March to the Sound of your own drum 2


Sam’s Poster

To the beat of your own drumg The American philosopher Henry David Thoreau, was probably the first one to write this now very pervasive tenet:  “If a man loses pace with his companions, perhaps it is because he hears a different drummer. Let him step to the music which he hears, however measured, or far away. ” This saying has taken on a more modern interpretation as more and more people are coming out of their closets, choosing to lead their lives out in the open despite their differences and deformities forcing society to accept them as they are.

Yes…“different strokes for different folks” has become the modus operandi in our Western societies, social forums and  cyberworld contributing to the creation of  a global community which allows those who do not fit the standard mold to live among “normal” people who eventually learn how to overlook their  differences in order to see them as these people see themselves…

I was on a long haul plane flight between Paris and San Diego a few days ago trying to occupy my time by exploring the different options on the entertainment system. delta-dish-tv2After going through the movies, I stumbled upon the documentary section and started scanning the different titles in hopes of discovering one that would catch my attention and get me caught up on American life. One such one struck my eye entitled Life According To Sam. The smiling boy on the picture ressembled someone who was suffering from a rare genetic disease called Progeria (Hutchinson-Gilford Progeria Syndrome)which causes its victims to age at a very dramatic pace. I couldn’t resist the smiling invitation to enter into Sam’s world and discover his life and how he and his parents, both medical doctors, turned a seeming tragedy into something positive and influential for many people in their community and the nation at large.

Sam with his parents

Sam and his proud parents

While his parents were searching desperately and relentlessly for a cure to his disease  as soon as they found out what they were up against when Sam was diagnosed with the disease at 15 months, Sam grew up to be a practically normal kid who loved building stuff with his lego sets, enjoyed playing the drums in his high school marching band, became an Eagle Scout and openly supported the local sports teams in Boston. His physical deformities were offset by a brillant mind and an outgoing personality that made people see beyond his exterior shell for the person he really was inside. His optimism and intelligence won him many friends and enabled him to excell in his studies and grow into an extraordinary teenager who inspired all who met him…including me who was meeting him for the first time.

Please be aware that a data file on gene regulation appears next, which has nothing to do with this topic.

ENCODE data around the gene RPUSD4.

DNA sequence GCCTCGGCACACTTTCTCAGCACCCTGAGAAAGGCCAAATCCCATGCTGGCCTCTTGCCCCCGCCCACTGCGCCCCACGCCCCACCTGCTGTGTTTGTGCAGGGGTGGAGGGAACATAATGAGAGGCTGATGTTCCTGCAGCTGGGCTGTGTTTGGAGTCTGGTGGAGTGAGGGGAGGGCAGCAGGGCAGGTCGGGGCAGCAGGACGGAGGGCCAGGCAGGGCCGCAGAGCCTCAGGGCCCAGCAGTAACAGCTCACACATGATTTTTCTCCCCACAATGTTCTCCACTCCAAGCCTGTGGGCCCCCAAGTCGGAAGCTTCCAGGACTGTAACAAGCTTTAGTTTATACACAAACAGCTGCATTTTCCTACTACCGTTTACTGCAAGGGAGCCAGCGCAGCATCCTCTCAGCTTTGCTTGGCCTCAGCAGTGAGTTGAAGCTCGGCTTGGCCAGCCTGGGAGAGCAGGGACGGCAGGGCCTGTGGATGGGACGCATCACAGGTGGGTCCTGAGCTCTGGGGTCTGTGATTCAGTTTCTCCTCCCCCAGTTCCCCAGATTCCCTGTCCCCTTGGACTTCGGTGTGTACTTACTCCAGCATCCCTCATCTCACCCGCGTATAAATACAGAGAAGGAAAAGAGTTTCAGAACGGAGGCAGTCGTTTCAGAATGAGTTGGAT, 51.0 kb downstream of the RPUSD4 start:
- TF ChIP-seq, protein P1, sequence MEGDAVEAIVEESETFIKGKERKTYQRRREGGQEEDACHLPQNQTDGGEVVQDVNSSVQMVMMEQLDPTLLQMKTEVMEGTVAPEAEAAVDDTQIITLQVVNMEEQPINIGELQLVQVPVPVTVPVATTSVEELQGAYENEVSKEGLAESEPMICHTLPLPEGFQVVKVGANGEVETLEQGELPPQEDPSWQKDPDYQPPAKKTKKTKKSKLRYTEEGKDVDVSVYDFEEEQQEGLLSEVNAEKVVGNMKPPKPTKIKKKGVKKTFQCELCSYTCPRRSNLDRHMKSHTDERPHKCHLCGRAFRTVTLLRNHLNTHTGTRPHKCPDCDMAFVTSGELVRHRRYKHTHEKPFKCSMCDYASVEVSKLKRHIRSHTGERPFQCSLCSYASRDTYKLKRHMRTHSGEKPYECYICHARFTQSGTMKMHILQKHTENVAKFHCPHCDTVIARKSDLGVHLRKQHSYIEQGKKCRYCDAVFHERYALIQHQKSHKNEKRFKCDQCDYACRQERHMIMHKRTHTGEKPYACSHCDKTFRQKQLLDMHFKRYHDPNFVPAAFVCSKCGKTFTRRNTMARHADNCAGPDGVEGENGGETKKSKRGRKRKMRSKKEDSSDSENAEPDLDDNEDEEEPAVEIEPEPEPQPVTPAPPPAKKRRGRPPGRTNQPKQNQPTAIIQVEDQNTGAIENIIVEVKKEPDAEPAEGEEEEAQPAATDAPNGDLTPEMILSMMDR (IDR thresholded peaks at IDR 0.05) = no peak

Because of the extraordinary nature of this young boy and his dedicated parents, HBO produced a documentary in their honor entitled Life According to Sam. It was directed by Sean Fine and Andrea Nix. The documentary follows the parents’ courageous fight to save their only son from this rare and fatal ageing disease. Their faith and determination allowed them and their research team to not only identify the defective gene but also to find a drug to reduce the devastating effects of the disease and prolong the lives of those children suffering from it who came from all around the world. Here’s the trailer:

This extraordinary documentary has won many awards including and was introduced at the 2013 Sundance Film Festival:
Peabody Award
Chris Award
Award Winner, Heartland Film Festival
Audience Award, Nantucket Film Festival
Best Storytelling Award, Nantucket Film Festival
Best Doc Feature, Rhode Island Film Fest
Best of the Fest, AFI film festival
Audience Award, Woods Hole Film Fest
Grand Winner, Mountainfilm Festival
Indomitable Spirit Award, Mountainfilm Festival


NIH Director and Sam Berns

Because of this documentary, Sam became  known outside of his closeknit community and aroused people’s curiosity and desire to get to know him better. Consequently he was invited on many talk shows and  public forums to speak. The first one to invite him was Geneticist and physician Dr. Francis Collins, director of the National Institute of Health who wanted Sam to participate in his talk “We Need Better Drugs Now“. Then Sam appeared on the talk show circuit via the  Katie Couric show on October 13, 2013:

Lastly, he was asked to speak on Ted  Talks about his philosophy of life. As many of you know, is a site dedicated to spreading good ideas around the world. It began in 1984 as a conference where Technology, Entertainment and Design crossed paths, and today it invites speakers from around the globe in more than 200 languages to speak about almost any topic from science to global issues. What better forum to advertise Sam’s special and inspiring philosophy of life:

It is so amazing that this young boy begged people not to feel sorry for him but to look beyond his exterior shell to discover his true identity and to rejoice with him for leading a very happy life. This reminds me of  Harold Kushner’s book:  When Bad Things Happen to Good People. His son also suffered from Progeria and was also blessed with a beautiful mind. He just couldn’t understand why fate would allow this to happen. His final conclusion was that underneath those dark clouds, the sun is still shining.

Unfortunately Sam passed away on January 10, 2014 but his legacy lives on. I’m hoping that I did a little bit to help in this endeavor through this Blog Post and through the Research Foundation in his honor.

RIP Sam!


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